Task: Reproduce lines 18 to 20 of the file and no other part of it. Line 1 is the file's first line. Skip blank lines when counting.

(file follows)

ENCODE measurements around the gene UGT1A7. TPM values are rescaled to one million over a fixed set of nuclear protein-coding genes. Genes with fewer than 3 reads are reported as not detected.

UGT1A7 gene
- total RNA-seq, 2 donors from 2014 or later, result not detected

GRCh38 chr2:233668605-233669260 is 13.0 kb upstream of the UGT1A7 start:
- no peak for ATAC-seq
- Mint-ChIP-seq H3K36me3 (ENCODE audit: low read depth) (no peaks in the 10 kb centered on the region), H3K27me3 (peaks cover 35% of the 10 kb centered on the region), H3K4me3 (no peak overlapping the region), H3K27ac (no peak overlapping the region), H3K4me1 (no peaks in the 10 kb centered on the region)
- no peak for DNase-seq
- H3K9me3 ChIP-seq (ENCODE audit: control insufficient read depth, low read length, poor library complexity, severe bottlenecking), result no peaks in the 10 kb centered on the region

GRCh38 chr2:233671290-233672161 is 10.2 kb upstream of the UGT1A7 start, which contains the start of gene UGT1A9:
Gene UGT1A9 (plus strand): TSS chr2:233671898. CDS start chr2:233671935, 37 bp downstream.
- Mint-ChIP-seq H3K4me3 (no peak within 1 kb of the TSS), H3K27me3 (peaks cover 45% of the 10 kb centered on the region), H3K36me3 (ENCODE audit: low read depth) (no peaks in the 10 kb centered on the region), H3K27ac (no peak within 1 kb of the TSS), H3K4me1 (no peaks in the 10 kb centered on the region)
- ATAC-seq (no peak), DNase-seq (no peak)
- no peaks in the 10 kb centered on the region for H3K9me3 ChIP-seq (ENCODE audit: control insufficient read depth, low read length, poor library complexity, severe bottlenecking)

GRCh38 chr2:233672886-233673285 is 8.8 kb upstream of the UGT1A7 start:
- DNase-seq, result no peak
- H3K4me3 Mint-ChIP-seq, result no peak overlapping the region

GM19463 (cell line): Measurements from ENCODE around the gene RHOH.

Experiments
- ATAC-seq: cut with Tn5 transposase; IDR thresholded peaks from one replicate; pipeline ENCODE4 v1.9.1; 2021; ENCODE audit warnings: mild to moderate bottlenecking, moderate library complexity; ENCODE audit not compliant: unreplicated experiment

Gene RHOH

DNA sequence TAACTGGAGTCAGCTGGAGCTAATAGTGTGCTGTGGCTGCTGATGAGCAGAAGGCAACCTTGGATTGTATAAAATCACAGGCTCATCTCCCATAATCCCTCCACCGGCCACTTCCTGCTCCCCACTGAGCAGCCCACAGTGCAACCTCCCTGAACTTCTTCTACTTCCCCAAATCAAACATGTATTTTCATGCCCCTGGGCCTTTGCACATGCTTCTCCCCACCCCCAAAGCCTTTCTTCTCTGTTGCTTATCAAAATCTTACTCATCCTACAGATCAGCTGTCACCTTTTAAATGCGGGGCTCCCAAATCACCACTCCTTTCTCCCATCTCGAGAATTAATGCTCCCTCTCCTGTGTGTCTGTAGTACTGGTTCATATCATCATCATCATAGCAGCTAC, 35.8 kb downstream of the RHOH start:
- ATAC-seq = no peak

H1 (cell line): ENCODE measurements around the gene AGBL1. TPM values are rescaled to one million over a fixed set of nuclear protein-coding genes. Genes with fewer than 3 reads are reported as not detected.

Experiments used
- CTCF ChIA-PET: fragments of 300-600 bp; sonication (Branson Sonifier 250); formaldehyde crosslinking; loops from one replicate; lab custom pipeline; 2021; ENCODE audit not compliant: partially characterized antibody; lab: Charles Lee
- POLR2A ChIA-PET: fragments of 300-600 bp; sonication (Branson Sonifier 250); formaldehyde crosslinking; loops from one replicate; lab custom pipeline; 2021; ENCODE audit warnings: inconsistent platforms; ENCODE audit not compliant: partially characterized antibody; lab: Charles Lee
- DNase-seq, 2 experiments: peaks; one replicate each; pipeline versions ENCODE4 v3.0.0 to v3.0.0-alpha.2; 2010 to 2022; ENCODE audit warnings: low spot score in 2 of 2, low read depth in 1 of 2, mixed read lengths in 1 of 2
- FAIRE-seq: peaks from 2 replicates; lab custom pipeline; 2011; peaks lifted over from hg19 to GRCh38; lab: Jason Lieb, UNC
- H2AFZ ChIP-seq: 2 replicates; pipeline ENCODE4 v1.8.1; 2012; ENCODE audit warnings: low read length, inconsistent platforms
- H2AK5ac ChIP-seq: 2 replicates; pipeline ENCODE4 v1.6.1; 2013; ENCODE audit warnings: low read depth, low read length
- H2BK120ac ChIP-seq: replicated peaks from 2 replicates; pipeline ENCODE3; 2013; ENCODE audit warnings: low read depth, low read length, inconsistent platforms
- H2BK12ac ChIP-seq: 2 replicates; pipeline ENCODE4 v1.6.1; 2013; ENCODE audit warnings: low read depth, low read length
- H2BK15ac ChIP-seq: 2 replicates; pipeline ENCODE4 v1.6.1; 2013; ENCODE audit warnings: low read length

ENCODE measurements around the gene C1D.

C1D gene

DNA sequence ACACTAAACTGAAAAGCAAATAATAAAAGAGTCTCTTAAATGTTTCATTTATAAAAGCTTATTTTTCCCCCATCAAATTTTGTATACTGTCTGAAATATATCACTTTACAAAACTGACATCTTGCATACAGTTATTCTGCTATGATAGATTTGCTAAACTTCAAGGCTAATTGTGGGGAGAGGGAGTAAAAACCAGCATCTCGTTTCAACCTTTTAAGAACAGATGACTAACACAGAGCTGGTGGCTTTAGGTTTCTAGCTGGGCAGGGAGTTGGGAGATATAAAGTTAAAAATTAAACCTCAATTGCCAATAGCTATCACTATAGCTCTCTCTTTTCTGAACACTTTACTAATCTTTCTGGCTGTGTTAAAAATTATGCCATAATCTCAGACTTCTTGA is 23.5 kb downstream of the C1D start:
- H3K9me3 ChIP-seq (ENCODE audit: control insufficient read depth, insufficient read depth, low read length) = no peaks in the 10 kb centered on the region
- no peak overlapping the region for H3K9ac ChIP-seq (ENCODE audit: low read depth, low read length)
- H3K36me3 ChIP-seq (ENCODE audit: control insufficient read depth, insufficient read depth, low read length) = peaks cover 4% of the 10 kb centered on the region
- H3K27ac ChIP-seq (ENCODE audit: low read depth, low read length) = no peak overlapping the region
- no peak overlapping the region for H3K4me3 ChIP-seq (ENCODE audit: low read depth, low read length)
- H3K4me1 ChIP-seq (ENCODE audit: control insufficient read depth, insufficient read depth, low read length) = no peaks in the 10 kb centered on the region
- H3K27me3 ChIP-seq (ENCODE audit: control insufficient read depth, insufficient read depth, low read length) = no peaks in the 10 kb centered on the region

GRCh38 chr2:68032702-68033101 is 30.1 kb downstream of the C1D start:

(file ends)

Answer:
Experiments
- ATAC-seq: cut with Tn5 transposase; IDR thresholded peaks from one replicate; pipeline ENCODE4 v1.9.1; 2021; ENCODE audit warnings: mild to moderate bottlenecking, moderate library complexity; ENCODE audit not compliant: unreplicated experiment

Gene RHOH